Voters in Oregon have sent a signal: Some tax hikes can win popular support even amid a deep economic downturn.
Ballot counting Wednesday showed that, by a roughly 54-to-46 margin, Oregonians supported two measures, one raising income taxes on top brackets and the other raising taxes on business.
The outcome on Measures 66 and 67 doesn't mean that Americans generally are in a mood to raise taxes. But it could signal acceptance of at least one tax boost supported on the national level by President Obama – higher levies on people earning more than $125,000 (or $250,000 for households).
Many states, and the federal government, are facing budget squeezes in the wake of a recession that has pushed up demand for unemployment insurance and other programs while also eroding the stream of tax revenue.
Oregon is a state where voters have often struck down tax hikes in the past, but also one that generally tilts Democratic. It also offered a rare window on public opinion, since it was voters themselves who approved the hike. In some other states, legislatures have opted for similar measures in the past year.
The fiercely fought contest pitted one compelling message – "stop job-killing taxes" – against another – that state residents would see big cuts in government services if the $727 million two-year taxes were defeated.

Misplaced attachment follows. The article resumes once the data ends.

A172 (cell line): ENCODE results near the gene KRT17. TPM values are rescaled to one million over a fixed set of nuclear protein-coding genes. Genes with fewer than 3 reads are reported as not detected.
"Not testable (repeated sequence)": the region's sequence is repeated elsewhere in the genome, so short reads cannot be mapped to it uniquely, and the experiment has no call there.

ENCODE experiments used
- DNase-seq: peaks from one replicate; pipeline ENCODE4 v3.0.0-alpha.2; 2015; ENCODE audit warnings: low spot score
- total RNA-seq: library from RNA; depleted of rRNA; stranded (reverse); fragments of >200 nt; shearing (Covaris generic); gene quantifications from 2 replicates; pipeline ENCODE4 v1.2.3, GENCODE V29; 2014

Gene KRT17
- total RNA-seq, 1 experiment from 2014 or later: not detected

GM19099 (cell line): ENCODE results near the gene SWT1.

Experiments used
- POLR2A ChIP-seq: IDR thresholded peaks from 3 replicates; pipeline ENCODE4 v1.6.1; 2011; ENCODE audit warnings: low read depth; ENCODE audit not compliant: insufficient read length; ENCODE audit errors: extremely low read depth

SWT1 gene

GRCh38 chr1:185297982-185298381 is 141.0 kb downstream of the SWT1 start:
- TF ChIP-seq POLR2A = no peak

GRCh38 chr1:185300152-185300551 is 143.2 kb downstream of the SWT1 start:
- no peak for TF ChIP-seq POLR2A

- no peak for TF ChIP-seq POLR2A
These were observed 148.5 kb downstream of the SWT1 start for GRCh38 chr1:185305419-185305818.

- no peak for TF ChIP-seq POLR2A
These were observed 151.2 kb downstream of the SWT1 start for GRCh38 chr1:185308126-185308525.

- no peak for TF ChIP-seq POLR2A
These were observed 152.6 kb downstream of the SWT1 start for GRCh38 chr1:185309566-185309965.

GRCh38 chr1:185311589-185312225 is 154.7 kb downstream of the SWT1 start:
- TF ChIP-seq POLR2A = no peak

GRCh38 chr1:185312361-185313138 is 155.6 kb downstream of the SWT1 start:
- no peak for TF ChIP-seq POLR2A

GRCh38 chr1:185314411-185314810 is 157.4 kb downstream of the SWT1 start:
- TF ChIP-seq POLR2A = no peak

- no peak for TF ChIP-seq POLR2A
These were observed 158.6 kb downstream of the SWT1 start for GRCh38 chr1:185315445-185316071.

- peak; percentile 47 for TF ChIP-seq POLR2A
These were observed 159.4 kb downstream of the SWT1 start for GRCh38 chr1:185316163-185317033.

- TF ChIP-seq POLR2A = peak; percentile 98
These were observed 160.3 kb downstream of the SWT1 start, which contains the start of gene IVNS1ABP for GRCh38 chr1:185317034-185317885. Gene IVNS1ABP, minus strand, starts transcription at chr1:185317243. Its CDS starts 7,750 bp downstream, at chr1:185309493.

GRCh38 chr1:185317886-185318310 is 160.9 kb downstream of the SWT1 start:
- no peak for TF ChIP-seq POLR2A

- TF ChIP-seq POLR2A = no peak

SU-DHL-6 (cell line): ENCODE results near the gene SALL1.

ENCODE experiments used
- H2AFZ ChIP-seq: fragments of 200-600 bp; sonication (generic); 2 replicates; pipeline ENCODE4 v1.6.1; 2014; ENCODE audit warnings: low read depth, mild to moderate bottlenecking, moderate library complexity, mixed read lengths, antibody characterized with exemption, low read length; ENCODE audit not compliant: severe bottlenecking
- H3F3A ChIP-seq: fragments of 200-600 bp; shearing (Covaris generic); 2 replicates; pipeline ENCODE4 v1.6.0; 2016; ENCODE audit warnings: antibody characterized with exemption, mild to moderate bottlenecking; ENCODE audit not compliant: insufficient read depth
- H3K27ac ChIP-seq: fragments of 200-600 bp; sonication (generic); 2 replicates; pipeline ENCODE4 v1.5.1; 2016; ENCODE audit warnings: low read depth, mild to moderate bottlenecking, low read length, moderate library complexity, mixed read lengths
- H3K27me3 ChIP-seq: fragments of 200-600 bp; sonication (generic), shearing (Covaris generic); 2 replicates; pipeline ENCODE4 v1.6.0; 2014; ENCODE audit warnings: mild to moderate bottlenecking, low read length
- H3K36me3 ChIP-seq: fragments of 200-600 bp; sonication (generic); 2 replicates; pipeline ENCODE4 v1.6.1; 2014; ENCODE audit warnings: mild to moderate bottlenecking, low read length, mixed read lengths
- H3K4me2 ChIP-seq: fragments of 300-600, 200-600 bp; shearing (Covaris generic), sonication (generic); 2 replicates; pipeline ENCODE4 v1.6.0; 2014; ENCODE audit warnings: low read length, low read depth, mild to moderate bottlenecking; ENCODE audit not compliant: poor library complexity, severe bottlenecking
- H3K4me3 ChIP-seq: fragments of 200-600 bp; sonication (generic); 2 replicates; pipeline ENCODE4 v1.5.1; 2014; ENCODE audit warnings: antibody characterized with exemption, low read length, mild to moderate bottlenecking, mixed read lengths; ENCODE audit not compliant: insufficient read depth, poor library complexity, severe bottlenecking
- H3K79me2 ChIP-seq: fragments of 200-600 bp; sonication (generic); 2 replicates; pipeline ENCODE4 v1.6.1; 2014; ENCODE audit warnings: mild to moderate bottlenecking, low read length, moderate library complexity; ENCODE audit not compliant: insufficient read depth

"Our 'yes' vote says that Oregonians will stand up and protect the foundations of our community – our schools, our health and human services, our public safety system," said Charles Sheketoff, executive director of the Oregon Center for Public Policy, following Tuesday's referendum. "Oregon voters showed the country how to put a state on a sound fiscal path to recovery."
But critics warn that the policy will hurt job growth.
People making more than $125,000 aren't necessarily synonymous with "the rich." Many are entrepreneurs or small business owners – people who aren't necessarily wealthy but who create jobs. Now they could move out of state – or be reluctant to move in.
Oregon's vote comes as many states are confronting an unusually difficult budget outlook. Most faced balance-budget requirements, and are struggling to close gaps as a new fiscal year looms. Already, in the fiscal year now under way, Illinois, Arizona, and Nevada faced gaps greater than a third of their general funds, according to research cited by the Pew Center on the States last fall.
And at the federal level, budget deficits have soared. Obama, eying a surprise senate-race loss for Democrats in Massachusetts, has been struggling over the past week to reframe his economic policies.
His challenge is partly a tug-of-war between two priorities: to spend now to stimulate job growth, and to get the fiscal house in order so that rising government debt doesn't become a drag on the economy.
Many budget analysts say that at some point, the nation will need to take stronger measures to tame federal deficits, including both new revenue and spending restraint. Obama's tax policy so far has mirrored that adopted by Oregon Democrats who backed Measure 66: Support higher taxes on top earners but not on most taxpayers.
Rising healthcare costs, however, make it hard for a tax-the-rich approach alone to fully close expected federal-budget gaps.
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